Compiled by Highlights for Children's senior science editor, this collection of reprinted articles, modified for this book, focuses on human physiology. Eleven chapters depict some feature of the human body, based on scientific studies. Several of the appealing topics are relevant to readers who can identify with baseball swinging strategies, laughing, and rolling tongues, while others are remote such as how high altitudes on Mount Everest and microgravity impact heart and respiration rates. Some are practical, describing the dangers of ultraviolet radiation and hearing loss. Two chapters concentrate on warning readers not to smoke. A discussion of other addictions, diseases, nutrition, and exercise are omitted, even though these are significant concerns for modern readers, many of whom are affected by childhood obesity and such health-related issues as eating disorders and junk food in schools. Often relying on out-of-date information, the text sometimes seems old-fashioned. While historic cases, such as the horsepower chapter, are interesting, current examples applicable to those dated studies would be useful. The book includes a bibliography of scientific reports inspiring each chapter. Illustrations and photographs complement text. Readers seeking activities and experiments with science fair potential should consult Bill Nye the Science Guy's Great Big Book of Tiny Germs (2005) and Jim Wiese's Head to Toe Science (2000). This is part of the "Science in Action" series. 2005, Boyds Mills Press, Ages 8 to 12.
Elizabeth D. Schafer
Gr 4-6-Myers, a science editor for Highlights for Children, has updated and revised articles that previously appeared in the magazine. This eclectic collection about the human body and how we live with many environmental challenges discusses why and how people laugh; the ability to roll one's tongue; oxygen levels and the climbing of Mount Everest; psychological aspects of living in space; noise and its effect on hearing; skin damage due to ultra-violet waves; eye/hand coordination; and smoking and its effects on the body. Each chapter begins with a colorful, whimsical illustration to introduce the topic, followed by the scientific knowledge about the subject including illustrations and appropriate graphs and charts. The bibliography cites technical scientific journals, which are the basis of each chapter, but Myers conveys this information in an easy-to-understand manner. This is not meant to be a comprehensive book like Janice VanCleave's The Human Body for Every Kid: Easy Activities That Make Learning Science Fun (John Wiley, 1995), but the short pieces effectively convey information on the chosen topics. An additional purchase.-Ann Joslin, formerly at Erie County Public Library, PA Copyright 2005 Reed Business Information.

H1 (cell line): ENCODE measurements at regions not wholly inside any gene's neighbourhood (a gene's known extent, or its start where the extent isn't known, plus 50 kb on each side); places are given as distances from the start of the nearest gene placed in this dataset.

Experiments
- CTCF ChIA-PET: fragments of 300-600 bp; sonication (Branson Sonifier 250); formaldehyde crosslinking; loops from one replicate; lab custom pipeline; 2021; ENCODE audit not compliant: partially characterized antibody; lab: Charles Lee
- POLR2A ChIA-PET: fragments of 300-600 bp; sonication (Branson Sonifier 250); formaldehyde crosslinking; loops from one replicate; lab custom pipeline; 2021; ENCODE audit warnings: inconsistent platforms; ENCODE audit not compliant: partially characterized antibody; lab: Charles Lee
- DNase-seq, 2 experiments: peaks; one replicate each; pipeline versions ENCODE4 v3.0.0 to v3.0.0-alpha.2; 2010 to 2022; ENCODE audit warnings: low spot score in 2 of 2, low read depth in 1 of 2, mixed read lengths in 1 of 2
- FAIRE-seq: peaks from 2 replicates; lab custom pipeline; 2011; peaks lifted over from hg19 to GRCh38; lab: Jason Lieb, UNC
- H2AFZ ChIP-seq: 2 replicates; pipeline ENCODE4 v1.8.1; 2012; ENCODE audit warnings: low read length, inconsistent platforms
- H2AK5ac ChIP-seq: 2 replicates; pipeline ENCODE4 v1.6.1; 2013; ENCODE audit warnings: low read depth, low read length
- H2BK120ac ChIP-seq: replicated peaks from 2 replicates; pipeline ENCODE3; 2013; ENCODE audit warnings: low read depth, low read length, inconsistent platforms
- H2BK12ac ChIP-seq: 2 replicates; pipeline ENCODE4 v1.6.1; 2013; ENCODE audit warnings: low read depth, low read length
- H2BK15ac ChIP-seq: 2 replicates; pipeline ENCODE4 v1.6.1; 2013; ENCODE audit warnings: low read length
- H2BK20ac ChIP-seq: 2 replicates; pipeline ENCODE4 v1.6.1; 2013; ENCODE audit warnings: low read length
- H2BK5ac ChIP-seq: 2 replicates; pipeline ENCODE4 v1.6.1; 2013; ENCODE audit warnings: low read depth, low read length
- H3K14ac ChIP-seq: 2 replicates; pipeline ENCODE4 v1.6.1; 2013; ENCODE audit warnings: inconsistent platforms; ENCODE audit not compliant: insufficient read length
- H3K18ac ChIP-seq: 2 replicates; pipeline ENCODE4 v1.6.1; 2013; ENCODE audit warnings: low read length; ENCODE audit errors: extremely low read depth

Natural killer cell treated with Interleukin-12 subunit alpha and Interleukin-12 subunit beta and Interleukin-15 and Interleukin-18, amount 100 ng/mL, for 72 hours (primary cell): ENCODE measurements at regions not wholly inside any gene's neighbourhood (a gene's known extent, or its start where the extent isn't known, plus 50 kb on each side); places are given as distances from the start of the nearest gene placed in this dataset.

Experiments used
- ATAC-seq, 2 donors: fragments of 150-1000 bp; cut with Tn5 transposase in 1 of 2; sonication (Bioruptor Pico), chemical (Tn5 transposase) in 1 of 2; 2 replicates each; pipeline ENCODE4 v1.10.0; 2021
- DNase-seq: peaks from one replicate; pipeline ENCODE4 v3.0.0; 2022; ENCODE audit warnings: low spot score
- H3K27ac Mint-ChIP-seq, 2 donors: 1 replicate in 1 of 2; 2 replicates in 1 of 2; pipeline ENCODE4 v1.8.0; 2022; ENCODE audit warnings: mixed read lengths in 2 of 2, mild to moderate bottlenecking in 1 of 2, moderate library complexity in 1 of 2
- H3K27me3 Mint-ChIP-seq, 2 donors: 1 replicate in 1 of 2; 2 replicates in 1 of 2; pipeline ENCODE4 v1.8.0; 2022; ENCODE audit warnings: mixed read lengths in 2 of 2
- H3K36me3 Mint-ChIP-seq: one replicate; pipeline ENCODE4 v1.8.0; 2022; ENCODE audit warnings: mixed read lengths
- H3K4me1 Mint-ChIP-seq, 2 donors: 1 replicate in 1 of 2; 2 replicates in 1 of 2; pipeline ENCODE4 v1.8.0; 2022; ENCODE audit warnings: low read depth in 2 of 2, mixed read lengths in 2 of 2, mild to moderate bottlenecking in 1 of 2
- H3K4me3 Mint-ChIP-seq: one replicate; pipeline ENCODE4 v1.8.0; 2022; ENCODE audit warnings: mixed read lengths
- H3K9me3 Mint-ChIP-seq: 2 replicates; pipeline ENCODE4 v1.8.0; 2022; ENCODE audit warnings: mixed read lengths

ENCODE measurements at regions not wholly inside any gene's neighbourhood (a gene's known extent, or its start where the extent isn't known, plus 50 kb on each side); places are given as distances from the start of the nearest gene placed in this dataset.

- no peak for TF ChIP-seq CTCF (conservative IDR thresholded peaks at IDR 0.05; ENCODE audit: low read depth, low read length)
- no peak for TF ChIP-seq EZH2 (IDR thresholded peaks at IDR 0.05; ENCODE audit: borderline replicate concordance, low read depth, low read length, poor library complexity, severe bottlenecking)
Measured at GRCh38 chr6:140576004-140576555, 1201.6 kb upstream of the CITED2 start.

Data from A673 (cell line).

In lightly revised articles that first appeared in Highlights, Myers looks at 11 topics in human biology, from hard-to-explain puzzlers like laughter and tongue rolling, to the deleterious effects of loud noises, ultraviolet rays and smoking. Boiling down (cited) research reports, he writes in fluent, informal prose, slipping in references to questions or comments received from children along with the occasional statistic or scientific term. Though he sounds several cautionary notes-particularly about the dangers of cigarettes, which Boyles backs up with a chapter on smoking as an addiction among young people-the overall tone is light, bucked up by Rice's colorful diagrams and cartoon vignettes, plus a lively photo or two. Consistently attentive to the interests of his intended audience, Myers is one of the most engaging science writers around; here he's in top form, and rare is the reader who will be able to resist his invitation to see what makes us, and the world, tick. (bibliography) (Nonfiction. 8-10)